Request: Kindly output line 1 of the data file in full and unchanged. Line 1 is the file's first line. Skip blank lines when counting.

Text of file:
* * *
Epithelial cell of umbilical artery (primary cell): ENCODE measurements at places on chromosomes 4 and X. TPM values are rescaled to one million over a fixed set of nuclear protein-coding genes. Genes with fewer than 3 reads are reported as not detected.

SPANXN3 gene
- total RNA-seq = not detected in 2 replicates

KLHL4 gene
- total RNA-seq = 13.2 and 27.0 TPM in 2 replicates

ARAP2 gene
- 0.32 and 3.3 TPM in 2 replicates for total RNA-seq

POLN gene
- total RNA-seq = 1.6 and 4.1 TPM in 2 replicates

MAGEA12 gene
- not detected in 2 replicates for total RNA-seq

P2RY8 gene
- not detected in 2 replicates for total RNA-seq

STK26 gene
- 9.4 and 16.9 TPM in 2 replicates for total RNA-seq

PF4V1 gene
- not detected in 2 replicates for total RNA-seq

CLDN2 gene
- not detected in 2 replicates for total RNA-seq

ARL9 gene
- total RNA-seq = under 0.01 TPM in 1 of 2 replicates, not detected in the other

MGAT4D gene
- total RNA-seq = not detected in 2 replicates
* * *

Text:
Epithelial cell of umbilical artery (primary cell): ENCODE measurements at places on chromosomes 4 and X. TPM values are rescaled to one million over a fixed set of nuclear protein-coding genes. Genes with fewer than 3 reads are reported as not detected.